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Voice of Experience

Voice of Experience: June 2023

Dr. Brown's Sodas

Seth D Kramer

Dr. Brown's Sodas Perez

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I have always been a big fan of Jewish delicatessens. I grew up in Los Angeles, a city where delicatessens are plentiful, but often considered—in the delicatessen universe—as an “associate” compared to the “senior partner” of New York City. But that paradigm may be shifting. In his book “Save the Deli,” writer David Sax boldly asserts that Los Angeles has replaced New York as the leading Deli City in America.

Going to delicatessens was an integral part of my childhood. Although my order for breakfast would vary, ordering lunch in a Jewish delicatessen was very ritualistic in nature. For me, it was always a corned beef or a pastrami sandwich. The sandwich was always ordered on rye bread, with some mustard and a side of kosher dill pickles. And accompanying  the sandwich was a large scoop of either coleslaw or potato salad. Absent some cataclysmic event—that was always the order.

And the order ALWAYS included a Dr. Brown’s soda. The brand’s six flavors—Cream Soda, Black Cherry, Root Beer, Orange Soda, and the always mysterious Cel-Ray, plus a couple of diet versions—are all available in Dr. Brown’s signature long-neck bottles. The sodas were all clearly identified as kosher, so they were ideal to serve in Jewish delicatessens. They were the perfect accoutrement to the delicatessen dining experience.

In fact, Dr. Brown’s sodas were so synonymous with delicatessens that it seemed to be the only place to get a Dr. Brown’s soda. However, some flavors can be found at upscale grocery stores.

Growing up, my favorite flavor was Black Cherry. It has a nice, not overpowering, fruity flavor added to the base of a cola. The website describes it as “lightly sweet, kosher and loaded with natural tasting cherry flavor.” However, my brother’s flavor of choice was Root Beer—a classic. My mother and sisters were partial to Cream Soda, which had a subtle—yet definitive—vanilla flavor.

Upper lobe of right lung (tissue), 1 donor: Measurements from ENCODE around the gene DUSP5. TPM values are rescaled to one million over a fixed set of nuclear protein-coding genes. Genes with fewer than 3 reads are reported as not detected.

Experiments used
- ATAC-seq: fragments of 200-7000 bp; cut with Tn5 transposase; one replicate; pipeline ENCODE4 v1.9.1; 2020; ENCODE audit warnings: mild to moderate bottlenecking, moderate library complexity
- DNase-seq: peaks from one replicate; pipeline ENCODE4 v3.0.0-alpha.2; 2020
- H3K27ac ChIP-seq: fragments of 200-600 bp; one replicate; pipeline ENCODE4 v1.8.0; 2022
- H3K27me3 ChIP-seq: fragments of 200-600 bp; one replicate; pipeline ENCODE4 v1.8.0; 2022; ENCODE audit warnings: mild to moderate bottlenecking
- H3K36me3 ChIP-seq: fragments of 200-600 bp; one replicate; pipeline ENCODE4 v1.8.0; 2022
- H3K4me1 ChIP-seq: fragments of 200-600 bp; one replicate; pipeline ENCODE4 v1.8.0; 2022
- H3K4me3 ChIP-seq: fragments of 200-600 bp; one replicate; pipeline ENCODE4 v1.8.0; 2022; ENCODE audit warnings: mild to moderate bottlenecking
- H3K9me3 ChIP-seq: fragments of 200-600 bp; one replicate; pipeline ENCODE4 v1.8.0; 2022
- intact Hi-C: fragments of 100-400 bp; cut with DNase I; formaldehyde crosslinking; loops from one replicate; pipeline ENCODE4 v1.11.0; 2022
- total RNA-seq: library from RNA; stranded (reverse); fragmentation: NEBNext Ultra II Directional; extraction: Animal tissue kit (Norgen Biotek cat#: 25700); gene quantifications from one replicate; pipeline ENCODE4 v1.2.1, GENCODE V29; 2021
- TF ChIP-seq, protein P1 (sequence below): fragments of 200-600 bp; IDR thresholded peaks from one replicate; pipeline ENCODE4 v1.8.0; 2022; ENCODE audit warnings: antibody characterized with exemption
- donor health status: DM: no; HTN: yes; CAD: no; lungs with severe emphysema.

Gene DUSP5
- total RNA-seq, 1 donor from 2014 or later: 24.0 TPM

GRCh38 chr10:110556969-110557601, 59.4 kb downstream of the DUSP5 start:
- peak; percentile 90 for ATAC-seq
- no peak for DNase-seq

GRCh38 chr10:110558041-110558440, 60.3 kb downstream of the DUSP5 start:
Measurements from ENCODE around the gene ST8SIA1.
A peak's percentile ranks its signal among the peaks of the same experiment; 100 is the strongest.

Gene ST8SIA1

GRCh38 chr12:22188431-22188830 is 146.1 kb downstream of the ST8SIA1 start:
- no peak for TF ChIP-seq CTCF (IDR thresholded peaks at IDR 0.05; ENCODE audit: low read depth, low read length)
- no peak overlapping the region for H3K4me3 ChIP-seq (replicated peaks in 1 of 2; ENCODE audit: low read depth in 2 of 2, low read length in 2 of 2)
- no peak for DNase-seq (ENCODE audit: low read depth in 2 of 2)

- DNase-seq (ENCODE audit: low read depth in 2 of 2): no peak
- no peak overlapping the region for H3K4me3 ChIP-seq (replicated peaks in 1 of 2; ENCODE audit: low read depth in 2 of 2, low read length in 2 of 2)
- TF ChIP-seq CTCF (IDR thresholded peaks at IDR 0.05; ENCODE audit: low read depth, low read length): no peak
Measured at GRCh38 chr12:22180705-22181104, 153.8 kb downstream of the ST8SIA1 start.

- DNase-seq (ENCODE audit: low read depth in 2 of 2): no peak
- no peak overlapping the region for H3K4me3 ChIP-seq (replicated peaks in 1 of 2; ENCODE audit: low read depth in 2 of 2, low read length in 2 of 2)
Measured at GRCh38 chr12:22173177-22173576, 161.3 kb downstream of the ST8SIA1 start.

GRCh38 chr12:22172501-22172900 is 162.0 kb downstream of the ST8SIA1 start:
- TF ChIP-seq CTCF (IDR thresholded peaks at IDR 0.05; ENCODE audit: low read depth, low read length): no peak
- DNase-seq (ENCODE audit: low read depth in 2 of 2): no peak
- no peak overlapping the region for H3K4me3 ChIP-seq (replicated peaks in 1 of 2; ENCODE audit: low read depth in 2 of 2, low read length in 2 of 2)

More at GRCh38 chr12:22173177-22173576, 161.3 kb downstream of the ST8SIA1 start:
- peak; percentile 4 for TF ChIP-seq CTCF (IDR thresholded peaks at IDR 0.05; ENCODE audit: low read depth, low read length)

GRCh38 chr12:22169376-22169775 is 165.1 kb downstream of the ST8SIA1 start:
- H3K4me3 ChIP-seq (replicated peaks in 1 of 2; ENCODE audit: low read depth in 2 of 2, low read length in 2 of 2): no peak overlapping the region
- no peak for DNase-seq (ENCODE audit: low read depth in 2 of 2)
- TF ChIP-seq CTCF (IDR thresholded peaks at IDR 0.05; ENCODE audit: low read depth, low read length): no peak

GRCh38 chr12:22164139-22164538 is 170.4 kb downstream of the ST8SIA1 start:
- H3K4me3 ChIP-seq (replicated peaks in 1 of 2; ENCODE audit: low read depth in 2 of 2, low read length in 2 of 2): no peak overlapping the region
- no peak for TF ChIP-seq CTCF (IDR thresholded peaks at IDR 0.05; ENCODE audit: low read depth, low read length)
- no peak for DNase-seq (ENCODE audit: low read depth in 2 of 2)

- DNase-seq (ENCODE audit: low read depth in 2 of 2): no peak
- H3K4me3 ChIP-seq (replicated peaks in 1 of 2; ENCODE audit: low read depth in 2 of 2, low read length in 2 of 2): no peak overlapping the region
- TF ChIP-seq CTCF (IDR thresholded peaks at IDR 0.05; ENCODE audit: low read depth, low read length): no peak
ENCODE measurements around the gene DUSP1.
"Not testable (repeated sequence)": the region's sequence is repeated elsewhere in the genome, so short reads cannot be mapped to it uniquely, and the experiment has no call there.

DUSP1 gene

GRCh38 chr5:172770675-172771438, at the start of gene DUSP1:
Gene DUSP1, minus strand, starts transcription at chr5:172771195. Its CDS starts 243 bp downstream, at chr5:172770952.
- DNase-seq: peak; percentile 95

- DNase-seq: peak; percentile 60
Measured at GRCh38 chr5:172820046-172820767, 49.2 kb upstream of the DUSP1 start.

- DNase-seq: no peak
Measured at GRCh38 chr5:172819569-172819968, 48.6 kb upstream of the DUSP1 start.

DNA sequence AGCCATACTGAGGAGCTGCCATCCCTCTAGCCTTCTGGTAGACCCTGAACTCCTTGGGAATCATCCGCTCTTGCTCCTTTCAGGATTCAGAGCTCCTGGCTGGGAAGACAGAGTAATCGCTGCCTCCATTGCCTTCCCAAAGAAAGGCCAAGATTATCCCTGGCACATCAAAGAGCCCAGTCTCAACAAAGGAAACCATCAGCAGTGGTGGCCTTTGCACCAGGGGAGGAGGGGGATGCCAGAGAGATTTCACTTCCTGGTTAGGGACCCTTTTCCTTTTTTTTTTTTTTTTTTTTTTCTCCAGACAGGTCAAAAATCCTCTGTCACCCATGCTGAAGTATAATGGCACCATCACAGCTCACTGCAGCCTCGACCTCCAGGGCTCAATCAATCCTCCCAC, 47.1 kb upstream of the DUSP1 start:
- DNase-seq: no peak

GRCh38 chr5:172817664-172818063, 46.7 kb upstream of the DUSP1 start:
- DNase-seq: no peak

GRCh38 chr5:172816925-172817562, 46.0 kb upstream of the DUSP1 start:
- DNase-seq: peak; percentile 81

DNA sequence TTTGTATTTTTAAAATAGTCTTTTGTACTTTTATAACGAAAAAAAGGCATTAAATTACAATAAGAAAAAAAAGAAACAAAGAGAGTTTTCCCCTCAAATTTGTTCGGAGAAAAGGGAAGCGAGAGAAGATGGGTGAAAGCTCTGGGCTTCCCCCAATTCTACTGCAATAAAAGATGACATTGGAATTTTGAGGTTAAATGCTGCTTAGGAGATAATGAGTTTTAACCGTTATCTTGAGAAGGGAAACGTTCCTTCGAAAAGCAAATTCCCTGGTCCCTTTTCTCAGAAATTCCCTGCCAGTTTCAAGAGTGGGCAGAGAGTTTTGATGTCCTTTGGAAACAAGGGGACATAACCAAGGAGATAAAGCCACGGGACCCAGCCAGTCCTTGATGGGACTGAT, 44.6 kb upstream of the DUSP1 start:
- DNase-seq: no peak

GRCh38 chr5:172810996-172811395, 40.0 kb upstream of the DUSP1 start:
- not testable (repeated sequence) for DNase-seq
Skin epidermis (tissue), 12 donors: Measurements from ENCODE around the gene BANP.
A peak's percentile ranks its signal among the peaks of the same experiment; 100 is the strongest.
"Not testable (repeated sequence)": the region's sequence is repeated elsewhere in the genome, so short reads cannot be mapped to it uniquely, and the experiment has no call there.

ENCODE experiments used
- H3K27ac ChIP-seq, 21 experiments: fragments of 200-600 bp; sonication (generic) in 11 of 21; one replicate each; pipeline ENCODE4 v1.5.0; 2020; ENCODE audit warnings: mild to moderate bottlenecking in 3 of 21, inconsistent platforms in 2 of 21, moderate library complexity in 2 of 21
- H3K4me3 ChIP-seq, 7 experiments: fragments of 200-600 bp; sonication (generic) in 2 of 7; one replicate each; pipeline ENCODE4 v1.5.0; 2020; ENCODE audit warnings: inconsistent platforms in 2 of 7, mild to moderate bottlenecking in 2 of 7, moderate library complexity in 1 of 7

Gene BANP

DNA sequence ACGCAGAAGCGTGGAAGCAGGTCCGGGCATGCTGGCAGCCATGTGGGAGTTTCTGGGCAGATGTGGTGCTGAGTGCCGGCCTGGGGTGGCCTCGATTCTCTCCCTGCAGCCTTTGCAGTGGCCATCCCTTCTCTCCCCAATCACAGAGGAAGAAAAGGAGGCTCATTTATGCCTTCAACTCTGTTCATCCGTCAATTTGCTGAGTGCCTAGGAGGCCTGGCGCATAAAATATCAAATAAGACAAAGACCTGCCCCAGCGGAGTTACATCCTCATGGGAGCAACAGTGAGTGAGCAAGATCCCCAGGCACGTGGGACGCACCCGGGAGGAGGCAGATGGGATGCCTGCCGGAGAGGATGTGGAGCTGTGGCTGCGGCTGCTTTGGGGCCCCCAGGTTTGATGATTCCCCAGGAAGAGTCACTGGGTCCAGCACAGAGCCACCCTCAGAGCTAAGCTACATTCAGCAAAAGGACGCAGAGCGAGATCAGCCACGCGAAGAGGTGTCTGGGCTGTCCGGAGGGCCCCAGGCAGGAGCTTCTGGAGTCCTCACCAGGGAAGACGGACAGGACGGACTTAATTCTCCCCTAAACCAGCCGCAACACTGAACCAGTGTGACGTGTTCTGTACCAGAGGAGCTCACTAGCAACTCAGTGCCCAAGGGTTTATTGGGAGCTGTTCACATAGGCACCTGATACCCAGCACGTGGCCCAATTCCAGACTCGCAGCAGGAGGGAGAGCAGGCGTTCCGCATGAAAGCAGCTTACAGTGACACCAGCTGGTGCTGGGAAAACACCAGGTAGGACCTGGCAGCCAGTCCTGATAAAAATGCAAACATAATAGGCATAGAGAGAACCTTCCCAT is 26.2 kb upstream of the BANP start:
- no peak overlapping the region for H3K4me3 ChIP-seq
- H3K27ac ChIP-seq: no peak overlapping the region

But my dad favored Dr. Brown’s signature flavor, Cel-Ray. Labeled as celery soda, the beverage has a unique taste. Cel-Ray tastes like Cream Soda without the vanilla, and Ginger Ale without the ginger. The current ingredient label lists “extracts of celery seed with other natural flavors.”

Although the history of Dr. Brown’s is somewhat unclear, the company legend is that the brand was started by a New York doctor in 1869 who sold a tonic of celery seed, carbonated water, and sugar that supposedly calmed nerves.

In essence, Cel-Ray is a very botanical drink, requiring a mature palate to fully appreciate the flavor. It was not a soda that a young person could easily negotiate—in fact, it was intimidating.

But as I have gotten older, I have come to favor the drink more and recognize how well it pairs with deli food. Ordering it seems like an adult thing to do—a rite of passage for a lifelong delicatessen patron. It is now my go-to soft drink to accompany my corned beef or pastrami sandwich.